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A03554 Summary:

BILL NOA03554
 
SAME ASSAME AS S01991
 
SPONSORAubry
 
COSPNSRBichotte, Brindisi, Ryan, Ortiz, Stirpe, Pichardo, Miller MG, Mosley, Lifton, Cook, Blake, Abinanti, Jaffee, Hyndman, Cahill, Gottfried, Hooper, Joyner, Peoples-Stokes, Jean-Pierre, Sepulveda, Steck, Rosenthal L, Fahy, Bronson, Magnarelli, Davila, Wallace, Jenne, Skoufis, Simon, De La Rosa, O'Donnell, Wright, Colton, Arroyo, Walker, Dickens, Richardson, Taylor, Niou, Raia, Pellegrino
 
MLTSPNSRBarron, Carroll, Cymbrowitz, Dinowitz, Glick, Hevesi, Lentol, Magee, Nolan, Ramos, Skartados, Thiele, Weinstein, Woerner
 
Amd 208, 210, 617, 631 & 632, Tax L
 
Relates to investment management services to a partnership or other entity.
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A03554 Memo:

NEW YORK STATE ASSEMBLY
MEMORANDUM IN SUPPORT OF LEGISLATION
submitted in accordance with Assembly Rule III, Sec 1(f)
 
BILL NUMBER: A3554
 
SPONSOR: Aubry (MS)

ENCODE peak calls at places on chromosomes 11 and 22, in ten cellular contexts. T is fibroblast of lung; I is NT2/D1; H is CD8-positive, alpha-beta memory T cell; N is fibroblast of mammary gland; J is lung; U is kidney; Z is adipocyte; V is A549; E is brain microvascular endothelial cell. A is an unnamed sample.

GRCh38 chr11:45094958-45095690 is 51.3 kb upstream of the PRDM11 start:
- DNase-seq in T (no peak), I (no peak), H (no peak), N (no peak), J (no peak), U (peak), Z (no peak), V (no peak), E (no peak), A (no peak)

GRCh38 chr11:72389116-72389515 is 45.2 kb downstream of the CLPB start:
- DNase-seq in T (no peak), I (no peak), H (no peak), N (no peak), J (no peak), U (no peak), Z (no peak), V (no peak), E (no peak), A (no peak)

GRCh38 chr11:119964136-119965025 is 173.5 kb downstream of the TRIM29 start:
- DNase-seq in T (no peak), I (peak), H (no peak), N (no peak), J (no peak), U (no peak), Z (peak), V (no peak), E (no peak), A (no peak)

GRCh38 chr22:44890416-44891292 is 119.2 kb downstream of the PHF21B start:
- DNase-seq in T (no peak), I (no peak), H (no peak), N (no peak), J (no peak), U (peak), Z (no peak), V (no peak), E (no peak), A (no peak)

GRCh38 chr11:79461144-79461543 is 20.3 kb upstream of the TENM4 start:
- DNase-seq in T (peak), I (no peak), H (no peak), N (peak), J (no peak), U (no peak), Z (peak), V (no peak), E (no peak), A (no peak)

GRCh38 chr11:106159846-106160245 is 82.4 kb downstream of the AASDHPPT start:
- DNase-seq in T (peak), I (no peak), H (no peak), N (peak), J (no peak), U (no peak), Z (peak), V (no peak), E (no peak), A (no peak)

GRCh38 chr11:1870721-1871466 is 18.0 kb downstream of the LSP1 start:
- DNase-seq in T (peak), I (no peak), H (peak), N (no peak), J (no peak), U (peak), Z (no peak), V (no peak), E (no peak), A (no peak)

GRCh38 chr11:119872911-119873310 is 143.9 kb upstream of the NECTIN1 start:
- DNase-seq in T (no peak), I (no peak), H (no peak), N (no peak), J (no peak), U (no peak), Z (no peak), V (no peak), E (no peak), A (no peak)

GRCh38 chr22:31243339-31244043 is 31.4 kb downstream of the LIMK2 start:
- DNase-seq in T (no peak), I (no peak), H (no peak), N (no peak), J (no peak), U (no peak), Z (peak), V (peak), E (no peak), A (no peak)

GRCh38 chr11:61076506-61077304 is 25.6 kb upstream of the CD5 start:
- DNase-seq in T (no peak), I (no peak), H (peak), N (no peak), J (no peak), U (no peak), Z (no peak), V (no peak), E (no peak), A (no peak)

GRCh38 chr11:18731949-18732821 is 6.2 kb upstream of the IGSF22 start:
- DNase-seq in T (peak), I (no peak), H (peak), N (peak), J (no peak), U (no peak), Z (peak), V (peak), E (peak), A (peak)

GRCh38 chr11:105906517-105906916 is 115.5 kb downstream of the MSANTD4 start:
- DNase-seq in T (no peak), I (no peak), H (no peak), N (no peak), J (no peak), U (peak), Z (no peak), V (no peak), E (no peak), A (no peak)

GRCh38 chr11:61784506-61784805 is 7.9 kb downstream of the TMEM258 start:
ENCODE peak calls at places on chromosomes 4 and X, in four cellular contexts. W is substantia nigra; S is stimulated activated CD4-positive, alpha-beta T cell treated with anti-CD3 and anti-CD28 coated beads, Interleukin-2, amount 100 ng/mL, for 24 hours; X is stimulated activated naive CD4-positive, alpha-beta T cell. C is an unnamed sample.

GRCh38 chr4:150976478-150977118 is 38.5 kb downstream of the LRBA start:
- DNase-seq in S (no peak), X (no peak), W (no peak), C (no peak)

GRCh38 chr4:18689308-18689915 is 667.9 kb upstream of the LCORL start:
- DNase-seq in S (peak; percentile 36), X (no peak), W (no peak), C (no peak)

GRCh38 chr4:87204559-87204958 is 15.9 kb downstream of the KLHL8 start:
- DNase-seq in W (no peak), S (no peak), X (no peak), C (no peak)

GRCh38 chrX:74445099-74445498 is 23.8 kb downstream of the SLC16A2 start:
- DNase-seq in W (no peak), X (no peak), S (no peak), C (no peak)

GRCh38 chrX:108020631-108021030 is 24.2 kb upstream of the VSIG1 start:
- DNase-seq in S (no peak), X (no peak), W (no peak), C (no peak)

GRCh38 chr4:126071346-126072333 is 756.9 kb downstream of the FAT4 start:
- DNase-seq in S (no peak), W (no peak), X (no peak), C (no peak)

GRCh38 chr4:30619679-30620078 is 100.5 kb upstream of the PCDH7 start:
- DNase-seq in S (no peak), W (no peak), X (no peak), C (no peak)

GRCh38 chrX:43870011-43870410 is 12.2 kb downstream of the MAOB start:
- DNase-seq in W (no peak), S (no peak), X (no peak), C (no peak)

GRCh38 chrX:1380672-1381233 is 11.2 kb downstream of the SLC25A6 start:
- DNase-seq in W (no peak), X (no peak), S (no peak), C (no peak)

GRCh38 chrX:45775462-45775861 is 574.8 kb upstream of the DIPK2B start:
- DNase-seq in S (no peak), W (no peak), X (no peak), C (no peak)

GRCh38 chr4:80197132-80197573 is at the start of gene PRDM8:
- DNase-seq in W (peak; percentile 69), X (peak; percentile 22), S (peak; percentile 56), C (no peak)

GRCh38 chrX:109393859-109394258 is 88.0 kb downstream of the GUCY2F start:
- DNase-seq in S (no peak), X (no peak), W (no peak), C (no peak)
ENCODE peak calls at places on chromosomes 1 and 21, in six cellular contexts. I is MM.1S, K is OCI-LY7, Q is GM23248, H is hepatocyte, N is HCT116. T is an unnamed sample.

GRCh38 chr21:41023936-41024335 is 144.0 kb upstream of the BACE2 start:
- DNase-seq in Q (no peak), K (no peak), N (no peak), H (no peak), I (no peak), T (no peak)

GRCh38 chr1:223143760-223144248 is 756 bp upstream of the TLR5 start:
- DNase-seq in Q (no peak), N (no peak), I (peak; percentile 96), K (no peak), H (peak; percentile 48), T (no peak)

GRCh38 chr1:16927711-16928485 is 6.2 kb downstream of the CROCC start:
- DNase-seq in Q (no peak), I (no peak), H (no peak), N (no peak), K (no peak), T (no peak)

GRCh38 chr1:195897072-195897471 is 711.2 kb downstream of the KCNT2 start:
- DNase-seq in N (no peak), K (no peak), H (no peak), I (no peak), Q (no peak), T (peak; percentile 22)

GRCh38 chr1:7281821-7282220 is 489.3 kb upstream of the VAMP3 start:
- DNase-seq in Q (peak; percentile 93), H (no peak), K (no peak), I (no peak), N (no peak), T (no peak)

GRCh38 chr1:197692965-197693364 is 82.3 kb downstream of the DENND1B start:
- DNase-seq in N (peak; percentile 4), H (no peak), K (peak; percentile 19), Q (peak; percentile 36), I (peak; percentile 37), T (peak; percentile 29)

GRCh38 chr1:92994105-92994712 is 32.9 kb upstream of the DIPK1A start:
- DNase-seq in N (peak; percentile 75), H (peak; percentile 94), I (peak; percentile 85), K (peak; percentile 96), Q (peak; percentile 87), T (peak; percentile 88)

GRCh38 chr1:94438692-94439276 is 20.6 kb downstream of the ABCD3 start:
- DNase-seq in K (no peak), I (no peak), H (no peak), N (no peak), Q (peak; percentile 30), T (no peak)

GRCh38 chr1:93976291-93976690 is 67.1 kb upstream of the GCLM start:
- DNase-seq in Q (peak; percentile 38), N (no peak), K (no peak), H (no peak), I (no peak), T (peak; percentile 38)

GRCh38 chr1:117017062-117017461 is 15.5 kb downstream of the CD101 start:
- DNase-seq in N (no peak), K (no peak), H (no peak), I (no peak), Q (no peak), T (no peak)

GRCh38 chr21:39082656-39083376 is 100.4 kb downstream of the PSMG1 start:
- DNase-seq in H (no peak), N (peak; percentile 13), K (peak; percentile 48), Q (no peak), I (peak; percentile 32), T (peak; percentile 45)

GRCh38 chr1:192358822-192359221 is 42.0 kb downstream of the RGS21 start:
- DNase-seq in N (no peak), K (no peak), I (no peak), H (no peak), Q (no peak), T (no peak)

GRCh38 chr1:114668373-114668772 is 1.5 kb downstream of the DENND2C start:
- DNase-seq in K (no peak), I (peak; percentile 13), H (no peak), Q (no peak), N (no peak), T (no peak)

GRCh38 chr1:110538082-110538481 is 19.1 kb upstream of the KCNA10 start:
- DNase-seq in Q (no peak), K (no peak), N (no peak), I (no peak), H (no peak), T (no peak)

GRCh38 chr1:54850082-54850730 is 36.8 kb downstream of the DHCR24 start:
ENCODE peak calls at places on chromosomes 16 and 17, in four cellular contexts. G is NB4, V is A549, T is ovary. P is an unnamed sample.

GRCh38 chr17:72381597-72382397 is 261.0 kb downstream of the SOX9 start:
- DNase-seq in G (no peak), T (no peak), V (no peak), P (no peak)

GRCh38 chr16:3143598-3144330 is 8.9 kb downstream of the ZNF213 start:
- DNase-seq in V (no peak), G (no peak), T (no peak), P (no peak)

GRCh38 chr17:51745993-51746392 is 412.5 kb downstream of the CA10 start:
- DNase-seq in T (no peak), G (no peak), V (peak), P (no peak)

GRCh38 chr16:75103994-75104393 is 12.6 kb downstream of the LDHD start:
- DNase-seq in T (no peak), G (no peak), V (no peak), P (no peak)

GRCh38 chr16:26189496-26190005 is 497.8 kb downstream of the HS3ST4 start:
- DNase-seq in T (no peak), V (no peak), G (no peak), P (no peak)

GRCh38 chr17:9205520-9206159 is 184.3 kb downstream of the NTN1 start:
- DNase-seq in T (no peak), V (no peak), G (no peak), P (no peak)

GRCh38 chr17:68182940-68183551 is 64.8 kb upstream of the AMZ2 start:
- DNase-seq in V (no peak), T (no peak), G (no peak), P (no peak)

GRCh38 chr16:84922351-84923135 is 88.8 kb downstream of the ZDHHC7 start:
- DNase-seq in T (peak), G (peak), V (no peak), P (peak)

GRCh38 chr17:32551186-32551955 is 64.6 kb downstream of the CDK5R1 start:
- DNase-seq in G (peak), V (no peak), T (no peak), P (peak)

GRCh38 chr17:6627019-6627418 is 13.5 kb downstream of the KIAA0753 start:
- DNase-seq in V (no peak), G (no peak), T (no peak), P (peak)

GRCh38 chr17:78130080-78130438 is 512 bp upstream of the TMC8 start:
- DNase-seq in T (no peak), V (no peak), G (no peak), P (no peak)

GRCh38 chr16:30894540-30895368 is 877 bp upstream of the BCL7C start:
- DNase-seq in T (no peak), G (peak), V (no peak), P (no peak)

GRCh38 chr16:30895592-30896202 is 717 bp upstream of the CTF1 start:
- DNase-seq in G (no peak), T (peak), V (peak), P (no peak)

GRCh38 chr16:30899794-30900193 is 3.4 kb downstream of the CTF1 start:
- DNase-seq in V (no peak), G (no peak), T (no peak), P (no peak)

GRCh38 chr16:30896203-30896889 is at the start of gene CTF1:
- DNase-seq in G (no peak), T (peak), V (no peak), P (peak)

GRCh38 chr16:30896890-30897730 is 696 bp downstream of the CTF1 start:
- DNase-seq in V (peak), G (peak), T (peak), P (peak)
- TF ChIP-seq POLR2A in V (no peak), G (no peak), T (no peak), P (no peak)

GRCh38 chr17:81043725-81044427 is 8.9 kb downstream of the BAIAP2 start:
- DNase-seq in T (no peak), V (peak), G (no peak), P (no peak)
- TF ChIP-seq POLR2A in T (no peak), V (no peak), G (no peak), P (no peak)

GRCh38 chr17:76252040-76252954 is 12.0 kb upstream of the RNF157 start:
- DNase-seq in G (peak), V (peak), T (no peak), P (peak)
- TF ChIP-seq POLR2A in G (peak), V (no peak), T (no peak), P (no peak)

TITLE OF BILL: An act to amend the tax law, in relation to investment management services to a partnership or other entity   PURPOSE: This bill aims to close the Carried Interest Tax Loophole on the State level by taxing the Carried Interest Income of hedgefund and private equity investors as traditional ordinary earned income.   SUMMARY OF PROVISIONS: Section 1: of the bill amends the tax law by adding (a) (i) The term "investment income" means income, including capital gains in excess of capital losses, from investment capital, to the extent included in computing entire net income, less, any of capital gain included in federal taxable income that has to be recharacterized as business income Section 2: of the bill adds the net operating loss deduction allowed under section one hundred seventy-two of the internal revenue code shall for purposes of this Paragraph be determined taking into consideration the re-characterization of income Sections 3: of the bill provides a special rule Special rule for corpo- rate partners performing investment management services. Section 4: of the bill provides rules for investment management services to a partnership or other entity. Section 6: clarifies that this subsection shall not apply to a partner or shareholder performing investment management services Subsection 7: of the bill amends the tax law by adding the definition of the teem 'Investment Management Services' and 'Specified assets Section 8: of the bill amends the Tax Law by adding a special rule for partners performing investment management services. Section 10: subjects income from investment management services as defined in subsection (h) of section 631 of the tax law, will be subject to a 19% "carried interest tax fee" payable to the state of New York. Section 11: provides that this act shall take effect upon enactment into law by the states of Connecticut, New Jersey and Massachusetts of legis- lation having an identical effect with this act, but if the states of Connecticut, New Jersey and Massachusetts shall have already enacted such legislation, this act shall take effect immediately; provided that the commissioner of taxation and finance shall notify the legislative bill drafting commission upon the enactment of such legislation by the states of Connecticut, New Jersey and Massachusetts in order that such commission may maintain an accurate and timely effective data base of the official text of the laws of the state of New York in furtherance of effectuating the provisions of section 44 of the legislative law and section 70-b of 19 the public officers law.   JUSTIFICATION: Currently the Carried Interest Tax Loophole in the federal tax code allows hedge fund investment managers and private equity billionaires to declare as carried interest a percentage of their investment fee to get a lower tax rate. The returns from these fees which can be sizeable-typ- ically qualify as long-term capital gains - and as such are treated much differently and are taxed at a much lower rate than ordinary income. This essentially enables these private equity and hedge fund managers to pay a substantially lower tax rate - 20 percent instead of 39 percent - this is fundamentally unfair. With the considerable gridlock at the federal level on nearly every issue facing the American people, New York Legislators recognize the power that New York can wield in eliminating the preferential tax treat- ment that hedge fund managers enjoy. New York's private equity and hedge funds earn $18.9 billion per year in under-taxed carried interest, using conservative estimates. It is unconscionable that money managers in New York pay a lower tax rate on income that they earn by investing other people's money than hard working New Yorkers in every city and town from Long Island to Buffalo. Closing this loophole on the state level will benefit the economy far beyond the more than $3.7 billion in tax revenue it would raise for New York State. It would generate significant tax receipts (with projections ranging from $1.8 to $18 billion a year nationwide) and serve as a sign to the rest of the country that the New York State Legislature is able to create reasonable comprehensive tax reform that does not seek to further enrich members of the economic elite on the backs of everyday working Americans.   LEGISLATIVE HISTORY: A.9459 was referred to ways and means in 2016.   FISCAL IMPLICATIONS: None.   EFFECTIVE DATE: This act shall take effect upon enactment into law by the states of Connecticut, New Jersey and Massachusetts of legislation having an iden- tical effect with this act, but if the states of Connecticut, New Jersey and Massachusetts shall have already enacted such legislation, this act shall take effect immediately; provided that the commissioner of taxa- tion and finance shall notify the legislative bill drafting commission upon the enactment of such legislation by the states of Connecticut, New Jersey and Massachusetts in order that such commission may maintain an accurate and timely effective data base of the official text of the laws of the state of New York in furtherance of effectuating the provisions of section 44 of the legislative law and section 70-b of 19 the public officers law.